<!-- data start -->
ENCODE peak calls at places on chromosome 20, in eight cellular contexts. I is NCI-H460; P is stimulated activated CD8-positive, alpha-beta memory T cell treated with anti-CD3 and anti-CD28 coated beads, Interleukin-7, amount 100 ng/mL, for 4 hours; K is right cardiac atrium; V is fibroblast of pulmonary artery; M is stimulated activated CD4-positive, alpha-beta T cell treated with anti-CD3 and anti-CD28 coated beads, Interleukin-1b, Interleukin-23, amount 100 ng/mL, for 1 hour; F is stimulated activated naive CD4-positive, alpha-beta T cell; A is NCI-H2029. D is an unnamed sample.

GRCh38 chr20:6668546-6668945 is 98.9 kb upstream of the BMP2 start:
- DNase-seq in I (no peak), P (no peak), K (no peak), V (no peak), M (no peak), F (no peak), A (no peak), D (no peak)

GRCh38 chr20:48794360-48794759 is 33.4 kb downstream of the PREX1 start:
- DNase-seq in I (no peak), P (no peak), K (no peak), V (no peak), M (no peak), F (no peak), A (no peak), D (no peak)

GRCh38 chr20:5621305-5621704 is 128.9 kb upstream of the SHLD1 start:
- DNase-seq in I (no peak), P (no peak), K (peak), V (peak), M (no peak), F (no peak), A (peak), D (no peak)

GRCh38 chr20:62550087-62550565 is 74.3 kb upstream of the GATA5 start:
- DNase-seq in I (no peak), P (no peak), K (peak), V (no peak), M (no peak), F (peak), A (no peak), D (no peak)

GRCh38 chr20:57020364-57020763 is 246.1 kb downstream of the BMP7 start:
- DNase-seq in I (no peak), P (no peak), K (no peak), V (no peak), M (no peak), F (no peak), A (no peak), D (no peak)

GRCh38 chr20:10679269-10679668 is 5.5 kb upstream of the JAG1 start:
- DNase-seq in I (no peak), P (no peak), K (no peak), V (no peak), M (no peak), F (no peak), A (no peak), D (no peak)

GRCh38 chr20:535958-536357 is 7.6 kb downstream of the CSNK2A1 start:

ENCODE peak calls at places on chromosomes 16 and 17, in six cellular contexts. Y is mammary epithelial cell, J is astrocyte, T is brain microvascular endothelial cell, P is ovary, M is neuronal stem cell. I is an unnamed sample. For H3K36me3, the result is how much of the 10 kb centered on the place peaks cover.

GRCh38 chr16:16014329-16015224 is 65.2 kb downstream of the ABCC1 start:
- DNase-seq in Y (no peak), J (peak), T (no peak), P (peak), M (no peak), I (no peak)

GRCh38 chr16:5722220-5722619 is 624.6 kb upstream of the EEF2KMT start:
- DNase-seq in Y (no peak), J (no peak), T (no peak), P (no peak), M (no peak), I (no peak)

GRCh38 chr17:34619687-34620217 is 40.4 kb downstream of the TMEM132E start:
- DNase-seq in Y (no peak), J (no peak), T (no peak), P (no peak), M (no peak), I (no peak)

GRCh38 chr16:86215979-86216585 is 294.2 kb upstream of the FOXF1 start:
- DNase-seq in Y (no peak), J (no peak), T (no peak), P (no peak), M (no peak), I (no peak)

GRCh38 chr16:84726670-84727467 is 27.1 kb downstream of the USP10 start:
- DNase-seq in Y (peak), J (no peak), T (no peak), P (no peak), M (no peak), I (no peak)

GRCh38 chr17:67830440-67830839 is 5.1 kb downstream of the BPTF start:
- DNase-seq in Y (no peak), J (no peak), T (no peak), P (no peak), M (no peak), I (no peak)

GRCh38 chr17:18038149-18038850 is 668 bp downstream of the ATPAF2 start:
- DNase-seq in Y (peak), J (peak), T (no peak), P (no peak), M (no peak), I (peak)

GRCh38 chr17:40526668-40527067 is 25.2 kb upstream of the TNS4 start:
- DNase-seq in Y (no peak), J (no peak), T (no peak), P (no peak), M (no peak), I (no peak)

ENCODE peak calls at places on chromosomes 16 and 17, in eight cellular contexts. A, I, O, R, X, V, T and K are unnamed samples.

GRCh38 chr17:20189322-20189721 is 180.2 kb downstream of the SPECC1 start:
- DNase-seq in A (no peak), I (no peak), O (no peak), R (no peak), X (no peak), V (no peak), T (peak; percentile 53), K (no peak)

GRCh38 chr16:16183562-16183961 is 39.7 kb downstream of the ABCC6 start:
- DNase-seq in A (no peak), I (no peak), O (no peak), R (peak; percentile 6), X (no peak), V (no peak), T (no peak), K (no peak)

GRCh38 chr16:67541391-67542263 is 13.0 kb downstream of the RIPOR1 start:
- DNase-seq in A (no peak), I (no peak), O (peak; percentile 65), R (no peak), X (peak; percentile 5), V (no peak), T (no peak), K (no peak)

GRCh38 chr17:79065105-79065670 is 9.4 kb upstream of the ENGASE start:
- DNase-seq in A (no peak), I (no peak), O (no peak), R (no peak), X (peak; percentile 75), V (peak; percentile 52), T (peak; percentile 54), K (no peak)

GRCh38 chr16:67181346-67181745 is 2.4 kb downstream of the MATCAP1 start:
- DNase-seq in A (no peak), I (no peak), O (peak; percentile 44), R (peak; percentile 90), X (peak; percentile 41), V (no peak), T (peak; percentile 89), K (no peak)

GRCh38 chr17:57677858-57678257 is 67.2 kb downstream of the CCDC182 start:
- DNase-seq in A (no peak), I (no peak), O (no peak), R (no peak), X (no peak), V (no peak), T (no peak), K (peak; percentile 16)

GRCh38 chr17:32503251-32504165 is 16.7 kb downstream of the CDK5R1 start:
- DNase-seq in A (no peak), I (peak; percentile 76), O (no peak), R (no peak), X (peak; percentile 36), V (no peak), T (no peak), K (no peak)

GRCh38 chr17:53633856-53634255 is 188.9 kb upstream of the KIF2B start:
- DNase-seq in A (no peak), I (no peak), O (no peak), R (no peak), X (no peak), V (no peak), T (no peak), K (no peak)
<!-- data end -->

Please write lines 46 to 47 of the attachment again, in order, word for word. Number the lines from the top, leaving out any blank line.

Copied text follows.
- DNase-seq in A (no peak), I (peak; percentile 76), O (no peak), R (no peak), X (peak; percentile 36), V (no peak), T (no peak), K (no peak)

GRCh38 chr17:53633856-53634255 is 188.9 kb upstream of the KIF2B start: